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Loans and Trusts

Discussion in 'Accounting, Tax & Legal' started by tik_nat, 10th May, 2010.

  1. tik_nat

    tik_nat New Member

    Joined:
    10th May, 2010
    Posts:
    1
    Location:
    NSW
    Hi All,

    We've just set up 2 trusts (1 for my wifes new business and one to transfer our shares into....we're looking into transfering our property as well, but it doesn't look like it'll cost more than it saves). Our investment loan is a hybrid trust (Planning to use it as a discretionary trust but wanted to have options in the future). I have a few questions -

    1. I know that if I take out a loan personally to buy units in the hyrid trust, I can claim loan costs on tax (provided the terms of the units allow absolute entitlement to income or capital or both derived from assets bought with funds from the sale of my units). Now, if the TRUST takes out the loan to buys income producing assets, any losses are the trusts. But, if, i purchase units in this trust, and the terms of the units require me to pay the loan costs for the portion of the invest for which i'm entitled to income am i still able to claim any loss on tax?

    2. If I give a loan to a trust (via the trustee to buy a business / investments), and the trust ends up not being able to pay back the loan (eg failed business, investment losses etc.), how is that loan treated on my tax? Capital loss?

    I'm sure I'll have a few more as I go along. We're at the point where our finances will probably now require an accountant, but I doing things that I don't understand.

    Thanks in advance

    Tik
     
  2. GregR

    GregR Reid Consultants

    Joined:
    13th Jul, 2009
    Posts:
    273
    Location:
    Berwick Vic
    The concept of going into structures which you do not clearly understand is one that is fraught with danger. It is better talking to a number of people first and getting different opinions and indeed options as there are normally a number of ways to skin a cat.

    That said, before you do too much else, go back to the people who recommended the structures and get them to detail in writing why they have done it and how you need to use it for best effect.

    Transferring existing assets into another legal entity will most likely result in a new stamp duty assessment. There would need to be solid reasons to incur this cost. The use of a trust is predominately for asset protection where there is a risk of being personally sued via your business dealings. There are other ways to achieve a similar result, reducing the value of your net assets in your own name is one common mechanism. Other reasons for use of a trust include flexible income distribution if the trust generates a profit.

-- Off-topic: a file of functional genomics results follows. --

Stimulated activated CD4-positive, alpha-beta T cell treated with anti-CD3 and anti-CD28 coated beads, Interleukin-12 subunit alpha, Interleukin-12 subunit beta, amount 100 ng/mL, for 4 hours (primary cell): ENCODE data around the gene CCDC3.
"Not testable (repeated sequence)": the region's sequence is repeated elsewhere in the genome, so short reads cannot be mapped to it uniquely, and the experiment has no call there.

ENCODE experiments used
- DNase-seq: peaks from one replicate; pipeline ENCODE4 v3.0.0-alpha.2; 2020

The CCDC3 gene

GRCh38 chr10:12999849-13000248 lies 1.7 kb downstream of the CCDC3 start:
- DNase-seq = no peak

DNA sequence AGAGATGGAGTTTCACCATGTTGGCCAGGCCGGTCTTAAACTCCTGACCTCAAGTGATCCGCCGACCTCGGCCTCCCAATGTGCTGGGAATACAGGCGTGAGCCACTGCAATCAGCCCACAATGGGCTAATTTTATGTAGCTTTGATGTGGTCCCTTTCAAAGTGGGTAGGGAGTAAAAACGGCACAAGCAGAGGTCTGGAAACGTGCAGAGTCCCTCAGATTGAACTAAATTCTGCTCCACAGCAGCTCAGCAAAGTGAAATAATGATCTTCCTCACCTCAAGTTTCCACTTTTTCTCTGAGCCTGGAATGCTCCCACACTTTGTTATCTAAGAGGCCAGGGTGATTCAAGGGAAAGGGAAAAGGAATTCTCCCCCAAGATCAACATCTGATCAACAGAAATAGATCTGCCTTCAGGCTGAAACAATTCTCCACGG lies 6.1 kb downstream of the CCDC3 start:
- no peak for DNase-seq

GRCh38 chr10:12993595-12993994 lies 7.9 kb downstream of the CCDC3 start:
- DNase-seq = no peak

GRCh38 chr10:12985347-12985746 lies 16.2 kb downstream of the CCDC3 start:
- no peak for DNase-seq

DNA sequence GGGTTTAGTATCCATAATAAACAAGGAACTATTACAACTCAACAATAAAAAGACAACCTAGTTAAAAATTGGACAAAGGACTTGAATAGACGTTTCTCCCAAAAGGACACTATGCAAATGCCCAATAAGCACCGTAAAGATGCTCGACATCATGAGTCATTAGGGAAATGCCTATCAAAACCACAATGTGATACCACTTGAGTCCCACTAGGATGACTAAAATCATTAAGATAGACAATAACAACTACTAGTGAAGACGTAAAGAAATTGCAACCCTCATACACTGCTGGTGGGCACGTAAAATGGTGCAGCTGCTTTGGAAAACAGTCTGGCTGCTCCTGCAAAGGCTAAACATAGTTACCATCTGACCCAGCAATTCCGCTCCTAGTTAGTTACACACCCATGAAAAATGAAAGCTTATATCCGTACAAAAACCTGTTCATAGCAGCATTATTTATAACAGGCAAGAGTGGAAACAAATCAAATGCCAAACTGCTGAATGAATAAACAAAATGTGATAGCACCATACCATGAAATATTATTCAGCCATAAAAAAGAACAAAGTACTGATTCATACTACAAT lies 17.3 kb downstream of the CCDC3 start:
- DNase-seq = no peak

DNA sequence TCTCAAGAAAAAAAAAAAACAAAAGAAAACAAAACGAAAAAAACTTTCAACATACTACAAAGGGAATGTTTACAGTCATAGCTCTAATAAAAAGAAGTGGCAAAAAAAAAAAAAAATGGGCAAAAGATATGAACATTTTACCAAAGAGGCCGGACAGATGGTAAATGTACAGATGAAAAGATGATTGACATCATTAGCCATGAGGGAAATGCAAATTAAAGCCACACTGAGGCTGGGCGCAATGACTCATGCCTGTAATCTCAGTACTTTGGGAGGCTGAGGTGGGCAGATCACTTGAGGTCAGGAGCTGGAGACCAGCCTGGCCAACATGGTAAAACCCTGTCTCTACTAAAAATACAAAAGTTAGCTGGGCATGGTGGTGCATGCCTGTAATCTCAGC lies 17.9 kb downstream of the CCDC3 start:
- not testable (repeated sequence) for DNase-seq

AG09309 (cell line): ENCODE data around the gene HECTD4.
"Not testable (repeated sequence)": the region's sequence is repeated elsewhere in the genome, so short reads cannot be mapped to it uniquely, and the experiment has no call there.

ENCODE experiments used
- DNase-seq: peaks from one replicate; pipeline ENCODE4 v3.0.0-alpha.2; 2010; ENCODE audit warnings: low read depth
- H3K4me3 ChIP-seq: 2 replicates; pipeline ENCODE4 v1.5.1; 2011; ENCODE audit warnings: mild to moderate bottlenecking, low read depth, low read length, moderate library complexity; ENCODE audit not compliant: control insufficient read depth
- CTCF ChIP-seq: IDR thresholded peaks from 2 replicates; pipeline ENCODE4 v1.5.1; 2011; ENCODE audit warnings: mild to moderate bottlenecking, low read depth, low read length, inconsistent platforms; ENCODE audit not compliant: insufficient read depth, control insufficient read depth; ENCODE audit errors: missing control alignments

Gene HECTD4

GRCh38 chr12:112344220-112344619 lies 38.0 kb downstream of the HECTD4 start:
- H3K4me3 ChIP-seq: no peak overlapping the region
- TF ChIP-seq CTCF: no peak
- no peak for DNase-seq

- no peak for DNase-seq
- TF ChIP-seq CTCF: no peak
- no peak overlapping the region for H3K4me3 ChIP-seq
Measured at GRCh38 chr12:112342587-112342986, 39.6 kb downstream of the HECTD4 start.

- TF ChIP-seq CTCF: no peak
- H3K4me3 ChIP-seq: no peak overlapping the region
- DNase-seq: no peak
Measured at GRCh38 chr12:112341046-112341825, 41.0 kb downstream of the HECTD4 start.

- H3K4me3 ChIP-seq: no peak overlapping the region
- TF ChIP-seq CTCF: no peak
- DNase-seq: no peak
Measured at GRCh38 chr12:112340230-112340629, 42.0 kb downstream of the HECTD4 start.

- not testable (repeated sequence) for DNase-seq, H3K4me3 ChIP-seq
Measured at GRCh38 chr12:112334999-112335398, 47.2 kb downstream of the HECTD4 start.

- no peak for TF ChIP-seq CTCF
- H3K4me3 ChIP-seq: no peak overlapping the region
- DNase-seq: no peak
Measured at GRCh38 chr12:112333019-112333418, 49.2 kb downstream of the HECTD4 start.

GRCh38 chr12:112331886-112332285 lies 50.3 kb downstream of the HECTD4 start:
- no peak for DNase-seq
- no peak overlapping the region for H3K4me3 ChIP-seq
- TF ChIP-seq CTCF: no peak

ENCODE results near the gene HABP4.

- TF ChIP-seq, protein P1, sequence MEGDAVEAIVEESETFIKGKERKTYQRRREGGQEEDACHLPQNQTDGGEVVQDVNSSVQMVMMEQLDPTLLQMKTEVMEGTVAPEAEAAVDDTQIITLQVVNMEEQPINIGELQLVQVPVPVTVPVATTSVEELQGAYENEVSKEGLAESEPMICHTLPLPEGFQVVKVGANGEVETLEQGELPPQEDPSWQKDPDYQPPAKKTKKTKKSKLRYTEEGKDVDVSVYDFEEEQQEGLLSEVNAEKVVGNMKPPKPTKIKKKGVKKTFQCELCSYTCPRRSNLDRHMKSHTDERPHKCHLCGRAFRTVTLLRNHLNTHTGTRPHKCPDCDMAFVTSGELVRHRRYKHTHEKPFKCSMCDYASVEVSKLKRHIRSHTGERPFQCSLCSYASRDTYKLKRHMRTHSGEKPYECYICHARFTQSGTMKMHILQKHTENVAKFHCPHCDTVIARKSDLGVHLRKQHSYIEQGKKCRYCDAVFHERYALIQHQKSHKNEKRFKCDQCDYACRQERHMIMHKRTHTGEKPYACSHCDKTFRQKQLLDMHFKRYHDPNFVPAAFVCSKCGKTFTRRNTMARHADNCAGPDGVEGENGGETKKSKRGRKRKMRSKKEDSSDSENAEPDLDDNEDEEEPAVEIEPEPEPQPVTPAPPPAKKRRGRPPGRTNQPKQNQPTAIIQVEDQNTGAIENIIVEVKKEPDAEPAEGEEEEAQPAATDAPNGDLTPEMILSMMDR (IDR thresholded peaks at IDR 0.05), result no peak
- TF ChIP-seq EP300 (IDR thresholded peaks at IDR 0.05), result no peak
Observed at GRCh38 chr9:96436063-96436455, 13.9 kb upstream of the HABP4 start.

A hybrid trust is a difficult beast because most lenders do not like it and will not lend funds to it. Using it for a property vehicle may not be the wisest move if you get to the stage you cannot obtain further funds from lenders. The jury (ATO) is still out on whether you can claim negative geared losses using a hybrid trust, so be aware before you go too much further.

    As to your specific questions:
    1 - I don't know specifically but it would be likely if the expense is necessarily incurred to produce the income
    2 - generally a capital loss

    You may need to go and talk to another good accountant, presuming your first one set these structures up for you, to make sure these trusts will achieve what you want to achieve.
    Good luck
    Greg
     
  3. MattR

    MattR Well-Known Member

    Joined:
    23rd May, 2007
    Posts:
    229
    Location:
    Sydney
    I pretty much agree with GregR's comments above. I'd add that I do get wary of Hybrid trusts and borrowings with respect to the deductibility of interest - the Trust Deed will define what Income is and how its to be distributed, so that will in turn help provide any rationale for deductibility of interest.
     
  4. Simon Hampel

    Simon Hampel Co-founder Staff Member

    Joined:
    9th Jun, 2005
    Posts:
    4,619
    Location:
    Sydney, Australia
    I agree about the caution with Hybrid Trusts ... not all of them are made equal and the ATO has been looking at HDT arrangements very closely and disallowing some deductions in some circumstances. Make sure the advisors you are talking to really know their stuff on HDTs and have a track record to show it.